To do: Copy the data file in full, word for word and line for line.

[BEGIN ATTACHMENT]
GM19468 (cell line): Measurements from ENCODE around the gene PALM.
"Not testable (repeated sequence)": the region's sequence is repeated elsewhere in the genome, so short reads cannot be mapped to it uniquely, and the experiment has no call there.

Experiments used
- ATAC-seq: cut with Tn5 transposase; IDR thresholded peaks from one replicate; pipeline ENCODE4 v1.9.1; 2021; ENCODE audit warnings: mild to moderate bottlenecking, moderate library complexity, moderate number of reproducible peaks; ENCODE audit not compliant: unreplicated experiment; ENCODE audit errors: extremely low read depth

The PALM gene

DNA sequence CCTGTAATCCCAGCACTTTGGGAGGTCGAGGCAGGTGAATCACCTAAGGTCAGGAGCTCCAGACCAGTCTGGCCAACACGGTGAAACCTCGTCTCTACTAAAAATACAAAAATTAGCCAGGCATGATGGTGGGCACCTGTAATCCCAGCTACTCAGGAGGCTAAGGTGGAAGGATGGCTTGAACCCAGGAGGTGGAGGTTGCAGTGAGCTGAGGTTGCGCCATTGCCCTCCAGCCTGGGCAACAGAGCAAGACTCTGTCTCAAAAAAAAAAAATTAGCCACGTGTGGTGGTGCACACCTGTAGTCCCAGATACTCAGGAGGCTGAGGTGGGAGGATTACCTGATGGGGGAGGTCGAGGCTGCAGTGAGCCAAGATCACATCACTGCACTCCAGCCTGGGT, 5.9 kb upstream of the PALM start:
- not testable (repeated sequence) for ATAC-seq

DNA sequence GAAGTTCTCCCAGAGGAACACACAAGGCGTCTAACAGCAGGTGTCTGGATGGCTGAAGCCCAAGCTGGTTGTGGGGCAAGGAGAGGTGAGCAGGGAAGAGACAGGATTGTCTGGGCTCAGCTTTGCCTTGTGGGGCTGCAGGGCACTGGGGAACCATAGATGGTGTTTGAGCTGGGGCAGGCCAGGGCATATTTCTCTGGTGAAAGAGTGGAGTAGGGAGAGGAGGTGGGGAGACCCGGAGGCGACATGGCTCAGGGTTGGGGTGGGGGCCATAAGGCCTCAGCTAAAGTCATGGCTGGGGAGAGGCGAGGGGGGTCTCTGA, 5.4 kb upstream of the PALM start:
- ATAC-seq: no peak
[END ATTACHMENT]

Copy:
GM19468 (cell line): Measurements from ENCODE around the gene PALM.
"Not testable (repeated sequence)": the region's sequence is repeated elsewhere in the genome, so short reads cannot be mapped to it uniquely, and the experiment has no call there.

Experiments used
- ATAC-seq: cut with Tn5 transposase; IDR thresholded peaks from one replicate; pipeline ENCODE4 v1.9.1; 2021; ENCODE audit warnings: mild to moderate bottlenecking, moderate library complexity, moderate number of reproducible peaks; ENCODE audit not compliant: unreplicated experiment; ENCODE audit errors: extremely low read depth

The PALM gene

DNA sequence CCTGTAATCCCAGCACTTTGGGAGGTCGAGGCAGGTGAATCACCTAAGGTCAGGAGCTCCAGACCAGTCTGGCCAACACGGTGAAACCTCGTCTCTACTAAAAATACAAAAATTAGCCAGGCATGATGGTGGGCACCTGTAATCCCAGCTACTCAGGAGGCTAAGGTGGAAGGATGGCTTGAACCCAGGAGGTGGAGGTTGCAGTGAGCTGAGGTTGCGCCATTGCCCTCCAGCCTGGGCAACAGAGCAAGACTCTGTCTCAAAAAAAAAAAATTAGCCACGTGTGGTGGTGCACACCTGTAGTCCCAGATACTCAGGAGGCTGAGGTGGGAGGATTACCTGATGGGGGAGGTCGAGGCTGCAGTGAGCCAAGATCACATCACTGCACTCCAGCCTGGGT, 5.9 kb upstream of the PALM start:
- not testable (repeated sequence) for ATAC-seq

DNA sequence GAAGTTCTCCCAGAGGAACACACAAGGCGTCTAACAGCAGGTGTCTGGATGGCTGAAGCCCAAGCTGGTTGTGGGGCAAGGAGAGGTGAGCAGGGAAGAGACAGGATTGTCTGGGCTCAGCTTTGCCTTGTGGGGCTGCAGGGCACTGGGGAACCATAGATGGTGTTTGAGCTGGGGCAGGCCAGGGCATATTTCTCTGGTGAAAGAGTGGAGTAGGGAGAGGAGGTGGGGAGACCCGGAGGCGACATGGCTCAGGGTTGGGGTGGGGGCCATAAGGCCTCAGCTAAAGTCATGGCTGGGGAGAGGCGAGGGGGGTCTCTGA, 5.4 kb upstream of the PALM start:
- ATAC-seq: no peak